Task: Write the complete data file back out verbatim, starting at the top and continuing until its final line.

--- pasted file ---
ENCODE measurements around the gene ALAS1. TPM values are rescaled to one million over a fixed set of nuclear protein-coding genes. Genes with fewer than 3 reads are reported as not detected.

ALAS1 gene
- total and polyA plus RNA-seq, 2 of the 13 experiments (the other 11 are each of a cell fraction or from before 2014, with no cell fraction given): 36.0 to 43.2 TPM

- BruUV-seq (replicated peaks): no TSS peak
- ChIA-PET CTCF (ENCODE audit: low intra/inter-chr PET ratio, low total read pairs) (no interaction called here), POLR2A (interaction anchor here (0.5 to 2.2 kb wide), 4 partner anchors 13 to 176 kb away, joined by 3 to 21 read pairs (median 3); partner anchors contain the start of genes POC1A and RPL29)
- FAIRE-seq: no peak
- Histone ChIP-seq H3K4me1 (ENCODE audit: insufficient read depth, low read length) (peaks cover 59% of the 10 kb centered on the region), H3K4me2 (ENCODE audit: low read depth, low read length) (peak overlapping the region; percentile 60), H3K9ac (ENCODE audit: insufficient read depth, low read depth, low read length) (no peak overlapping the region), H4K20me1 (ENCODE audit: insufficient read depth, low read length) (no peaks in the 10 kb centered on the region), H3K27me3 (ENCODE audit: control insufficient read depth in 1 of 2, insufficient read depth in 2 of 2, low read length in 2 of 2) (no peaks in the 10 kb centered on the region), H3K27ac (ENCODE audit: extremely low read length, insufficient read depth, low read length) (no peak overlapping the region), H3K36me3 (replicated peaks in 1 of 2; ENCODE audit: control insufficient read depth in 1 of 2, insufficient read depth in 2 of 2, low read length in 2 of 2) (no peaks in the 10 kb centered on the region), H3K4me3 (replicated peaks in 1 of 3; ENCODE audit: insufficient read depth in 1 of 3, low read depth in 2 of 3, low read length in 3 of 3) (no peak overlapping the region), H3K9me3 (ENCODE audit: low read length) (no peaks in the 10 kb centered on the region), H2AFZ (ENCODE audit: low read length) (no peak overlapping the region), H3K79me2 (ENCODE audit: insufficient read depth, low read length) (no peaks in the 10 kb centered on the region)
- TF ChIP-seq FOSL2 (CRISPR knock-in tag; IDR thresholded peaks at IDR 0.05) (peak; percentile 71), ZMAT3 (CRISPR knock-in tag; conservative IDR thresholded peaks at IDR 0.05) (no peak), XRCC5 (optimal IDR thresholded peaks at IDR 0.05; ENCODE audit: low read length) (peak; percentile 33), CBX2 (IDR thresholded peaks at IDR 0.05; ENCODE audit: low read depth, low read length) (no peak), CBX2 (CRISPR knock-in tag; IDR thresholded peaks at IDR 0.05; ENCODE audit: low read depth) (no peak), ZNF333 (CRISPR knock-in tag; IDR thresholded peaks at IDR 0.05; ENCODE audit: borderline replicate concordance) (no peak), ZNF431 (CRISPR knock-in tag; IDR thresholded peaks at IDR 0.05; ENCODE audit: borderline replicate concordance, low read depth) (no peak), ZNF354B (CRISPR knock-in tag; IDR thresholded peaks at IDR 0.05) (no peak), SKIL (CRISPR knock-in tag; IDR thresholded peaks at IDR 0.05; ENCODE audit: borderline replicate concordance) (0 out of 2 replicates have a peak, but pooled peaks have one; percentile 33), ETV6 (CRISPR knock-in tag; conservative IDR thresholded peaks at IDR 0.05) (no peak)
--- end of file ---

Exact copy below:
ENCODE measurements around the gene ALAS1. TPM values are rescaled to one million over a fixed set of nuclear protein-coding genes. Genes with fewer than 3 reads are reported as not detected.

ALAS1 gene
- total and polyA plus RNA-seq, 2 of the 13 experiments (the other 11 are each of a cell fraction or from before 2014, with no cell fraction given): 36.0 to 43.2 TPM

- BruUV-seq (replicated peaks): no TSS peak
- ChIA-PET CTCF (ENCODE audit: low intra/inter-chr PET ratio, low total read pairs) (no interaction called here), POLR2A (interaction anchor here (0.5 to 2.2 kb wide), 4 partner anchors 13 to 176 kb away, joined by 3 to 21 read pairs (median 3); partner anchors contain the start of genes POC1A and RPL29)
- FAIRE-seq: no peak
- Histone ChIP-seq H3K4me1 (ENCODE audit: insufficient read depth, low read length) (peaks cover 59% of the 10 kb centered on the region), H3K4me2 (ENCODE audit: low read depth, low read length) (peak overlapping the region; percentile 60), H3K9ac (ENCODE audit: insufficient read depth, low read depth, low read length) (no peak overlapping the region), H4K20me1 (ENCODE audit: insufficient read depth, low read length) (no peaks in the 10 kb centered on the region), H3K27me3 (ENCODE audit: control insufficient read depth in 1 of 2, insufficient read depth in 2 of 2, low read length in 2 of 2) (no peaks in the 10 kb centered on the region), H3K27ac (ENCODE audit: extremely low read length, insufficient read depth, low read length) (no peak overlapping the region), H3K36me3 (replicated peaks in 1 of 2; ENCODE audit: control insufficient read depth in 1 of 2, insufficient read depth in 2 of 2, low read length in 2 of 2) (no peaks in the 10 kb centered on the region), H3K4me3 (replicated peaks in 1 of 3; ENCODE audit: insufficient read depth in 1 of 3, low read depth in 2 of 3, low read length in 3 of 3) (no peak overlapping the region), H3K9me3 (ENCODE audit: low read length) (no peaks in the 10 kb centered on the region), H2AFZ (ENCODE audit: low read length) (no peak overlapping the region), H3K79me2 (ENCODE audit: insufficient read depth, low read length) (no peaks in the 10 kb centered on the region)
- TF ChIP-seq FOSL2 (CRISPR knock-in tag; IDR thresholded peaks at IDR 0.05) (peak; percentile 71), ZMAT3 (CRISPR knock-in tag; conservative IDR thresholded peaks at IDR 0.05) (no peak), XRCC5 (optimal IDR thresholded peaks at IDR 0.05; ENCODE audit: low read length) (peak; percentile 33), CBX2 (IDR thresholded peaks at IDR 0.05; ENCODE audit: low read depth, low read length) (no peak), CBX2 (CRISPR knock-in tag; IDR thresholded peaks at IDR 0.05; ENCODE audit: low read depth) (no peak), ZNF333 (CRISPR knock-in tag; IDR thresholded peaks at IDR 0.05; ENCODE audit: borderline replicate concordance) (no peak), ZNF431 (CRISPR knock-in tag; IDR thresholded peaks at IDR 0.05; ENCODE audit: borderline replicate concordance, low read depth) (no peak), ZNF354B (CRISPR knock-in tag; IDR thresholded peaks at IDR 0.05) (no peak), SKIL (CRISPR knock-in tag; IDR thresholded peaks at IDR 0.05; ENCODE audit: borderline replicate concordance) (0 out of 2 replicates have a peak, but pooled peaks have one; percentile 33), ETV6 (CRISPR knock-in tag; conservative IDR thresholded peaks at IDR 0.05) (no peak)